That’s actually a good question.

          I’m guessing that, even if you sit in the dark(ish), you’ll have to keep your computer screen on. That will probably be reference enough for tracking.

  • GrangerFX

    One thing that bothers me about Windows VR is that early adopters could be in for some pain if Microsoft does a slow rollout of the Fall Creator’s Update as they did for the spring edition. Some users are only getting their spring update right now. There is a way to force an update but I wonder how MS will handle the case when a user plugs in a new headset but Windows is the wrong version?

    • 12Danny123

      Windows 10 CU already has a version of Windows MR. So in theory plugging it into a PC, it’ll work regardless.

      • RFC_VR

        even my Intel NUC has Win 10 creators on it; I’ve been looking at that “mixed reality portal” for some months on the start menu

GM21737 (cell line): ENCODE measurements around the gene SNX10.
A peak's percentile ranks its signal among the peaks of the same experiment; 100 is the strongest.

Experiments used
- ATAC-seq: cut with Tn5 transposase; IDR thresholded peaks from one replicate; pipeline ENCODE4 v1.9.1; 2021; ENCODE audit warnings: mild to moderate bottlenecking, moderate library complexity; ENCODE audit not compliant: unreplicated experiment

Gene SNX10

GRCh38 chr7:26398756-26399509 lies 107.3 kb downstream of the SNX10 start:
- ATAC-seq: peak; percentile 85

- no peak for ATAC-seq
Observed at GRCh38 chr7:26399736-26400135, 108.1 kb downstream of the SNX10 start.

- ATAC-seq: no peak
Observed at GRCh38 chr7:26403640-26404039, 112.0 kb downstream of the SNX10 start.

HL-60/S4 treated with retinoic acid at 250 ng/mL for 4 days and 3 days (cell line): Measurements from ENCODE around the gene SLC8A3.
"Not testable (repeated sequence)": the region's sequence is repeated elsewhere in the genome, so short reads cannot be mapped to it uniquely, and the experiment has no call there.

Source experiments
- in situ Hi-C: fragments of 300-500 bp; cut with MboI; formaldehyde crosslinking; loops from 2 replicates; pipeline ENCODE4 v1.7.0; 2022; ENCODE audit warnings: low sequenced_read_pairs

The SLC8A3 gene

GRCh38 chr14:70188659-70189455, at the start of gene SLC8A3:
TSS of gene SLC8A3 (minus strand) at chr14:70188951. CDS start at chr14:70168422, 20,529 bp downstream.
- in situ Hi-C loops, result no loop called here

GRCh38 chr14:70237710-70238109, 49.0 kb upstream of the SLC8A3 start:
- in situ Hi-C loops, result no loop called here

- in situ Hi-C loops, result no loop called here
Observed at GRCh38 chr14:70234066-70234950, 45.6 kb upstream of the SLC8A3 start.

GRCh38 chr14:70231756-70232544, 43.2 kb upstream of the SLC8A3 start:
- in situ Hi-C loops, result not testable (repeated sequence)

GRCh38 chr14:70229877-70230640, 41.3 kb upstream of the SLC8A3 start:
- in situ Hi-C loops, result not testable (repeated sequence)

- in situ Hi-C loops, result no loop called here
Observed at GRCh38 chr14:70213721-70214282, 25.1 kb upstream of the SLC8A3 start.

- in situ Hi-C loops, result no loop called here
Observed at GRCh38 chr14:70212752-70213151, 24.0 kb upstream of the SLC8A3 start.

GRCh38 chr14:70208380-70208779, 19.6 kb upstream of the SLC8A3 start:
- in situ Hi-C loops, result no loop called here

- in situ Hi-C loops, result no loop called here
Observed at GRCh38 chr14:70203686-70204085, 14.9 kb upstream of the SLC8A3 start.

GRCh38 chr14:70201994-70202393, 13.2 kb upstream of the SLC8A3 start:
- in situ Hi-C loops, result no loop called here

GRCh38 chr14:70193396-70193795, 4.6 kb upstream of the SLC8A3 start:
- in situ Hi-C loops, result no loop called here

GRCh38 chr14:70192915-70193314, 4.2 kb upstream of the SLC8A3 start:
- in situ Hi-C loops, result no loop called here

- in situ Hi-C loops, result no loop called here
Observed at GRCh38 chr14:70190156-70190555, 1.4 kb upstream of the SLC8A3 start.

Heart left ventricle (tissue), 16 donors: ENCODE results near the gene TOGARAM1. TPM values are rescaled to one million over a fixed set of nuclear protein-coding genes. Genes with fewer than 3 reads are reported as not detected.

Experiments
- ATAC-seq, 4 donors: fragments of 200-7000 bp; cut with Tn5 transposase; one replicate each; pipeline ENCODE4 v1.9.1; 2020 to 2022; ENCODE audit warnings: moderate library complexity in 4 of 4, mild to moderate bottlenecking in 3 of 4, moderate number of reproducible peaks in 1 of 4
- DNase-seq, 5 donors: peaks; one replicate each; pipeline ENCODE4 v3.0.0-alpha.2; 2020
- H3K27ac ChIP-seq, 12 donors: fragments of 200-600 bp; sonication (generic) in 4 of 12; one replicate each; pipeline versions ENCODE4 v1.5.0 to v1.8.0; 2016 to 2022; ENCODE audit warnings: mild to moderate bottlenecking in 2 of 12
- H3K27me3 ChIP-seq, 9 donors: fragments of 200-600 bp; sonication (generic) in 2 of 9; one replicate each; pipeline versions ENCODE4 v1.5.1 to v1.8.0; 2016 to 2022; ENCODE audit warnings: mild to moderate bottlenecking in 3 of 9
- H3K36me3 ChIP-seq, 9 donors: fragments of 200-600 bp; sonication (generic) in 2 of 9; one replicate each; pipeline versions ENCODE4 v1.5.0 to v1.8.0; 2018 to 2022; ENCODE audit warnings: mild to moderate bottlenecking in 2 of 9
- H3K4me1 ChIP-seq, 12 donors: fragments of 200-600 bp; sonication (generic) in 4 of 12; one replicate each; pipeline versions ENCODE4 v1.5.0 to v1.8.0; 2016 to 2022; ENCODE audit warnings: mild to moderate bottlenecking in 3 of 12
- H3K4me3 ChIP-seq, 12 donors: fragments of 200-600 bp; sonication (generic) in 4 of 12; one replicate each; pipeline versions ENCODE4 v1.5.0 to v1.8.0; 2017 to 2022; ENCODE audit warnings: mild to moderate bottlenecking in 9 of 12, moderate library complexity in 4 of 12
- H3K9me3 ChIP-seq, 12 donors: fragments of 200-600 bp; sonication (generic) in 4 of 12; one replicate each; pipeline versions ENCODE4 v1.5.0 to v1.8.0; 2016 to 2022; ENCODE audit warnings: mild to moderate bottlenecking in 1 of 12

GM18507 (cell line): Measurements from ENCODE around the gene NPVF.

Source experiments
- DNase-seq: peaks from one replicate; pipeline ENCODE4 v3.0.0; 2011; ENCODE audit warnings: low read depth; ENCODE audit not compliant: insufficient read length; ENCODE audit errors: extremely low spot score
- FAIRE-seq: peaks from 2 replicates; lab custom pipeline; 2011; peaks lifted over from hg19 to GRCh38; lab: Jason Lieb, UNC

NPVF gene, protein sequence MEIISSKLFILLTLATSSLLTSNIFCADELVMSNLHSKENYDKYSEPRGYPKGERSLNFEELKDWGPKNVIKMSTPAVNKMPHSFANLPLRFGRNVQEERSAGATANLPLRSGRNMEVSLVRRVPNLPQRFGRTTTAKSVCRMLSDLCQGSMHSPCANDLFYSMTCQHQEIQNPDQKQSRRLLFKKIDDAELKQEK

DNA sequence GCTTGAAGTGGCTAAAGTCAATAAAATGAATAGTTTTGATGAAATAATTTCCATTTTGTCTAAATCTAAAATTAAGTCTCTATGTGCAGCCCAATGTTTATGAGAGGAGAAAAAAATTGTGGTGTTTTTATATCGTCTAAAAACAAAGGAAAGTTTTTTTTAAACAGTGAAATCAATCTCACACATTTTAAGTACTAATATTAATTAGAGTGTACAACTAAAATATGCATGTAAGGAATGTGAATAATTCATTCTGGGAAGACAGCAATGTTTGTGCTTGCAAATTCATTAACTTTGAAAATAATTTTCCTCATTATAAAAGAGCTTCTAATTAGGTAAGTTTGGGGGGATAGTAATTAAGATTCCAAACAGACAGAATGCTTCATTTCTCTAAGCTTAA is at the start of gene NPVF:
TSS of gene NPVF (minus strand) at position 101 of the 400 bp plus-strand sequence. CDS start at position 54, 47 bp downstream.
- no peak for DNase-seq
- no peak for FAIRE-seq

• Lionel Townsend

      I a video on YouTube the youtuber stated that Windows recognizes the headset is plugged in then updates to fall update.

  • Lucio Lima

    “95 degrees horizontal field of view” ? NO, thank you!

  • Foreign Devil

    I wonder why all these companies came out with the same specs and nearly same price point? Doesn’t any of them want a competitive edge??

    • shot in the dark here, but there may have been some sort of consortium whereby they all agreed to release a relatively same spec product with a similar price point to allow the developer community to build for all. I think we’ll soon enough find which headset has the edge based on features such as screen quality/ optics/ ergonomics/ tracking quality etc.

      • Armando Tavares

        @ Charles Duffy

        That’s not a shot in the dark at all. It makes perfect sense.

        For now they will play nice. They need to sell devices….a LOT of them. Platform stability and a lot of users is music for developers ears.

        I see people commenting on prices (here and on other forums) and stuff like that but the main selling point of these devices, and this is just my opinion, isn’t their price: It’s the simple fact that these will (probably) work with the computer you already have at home.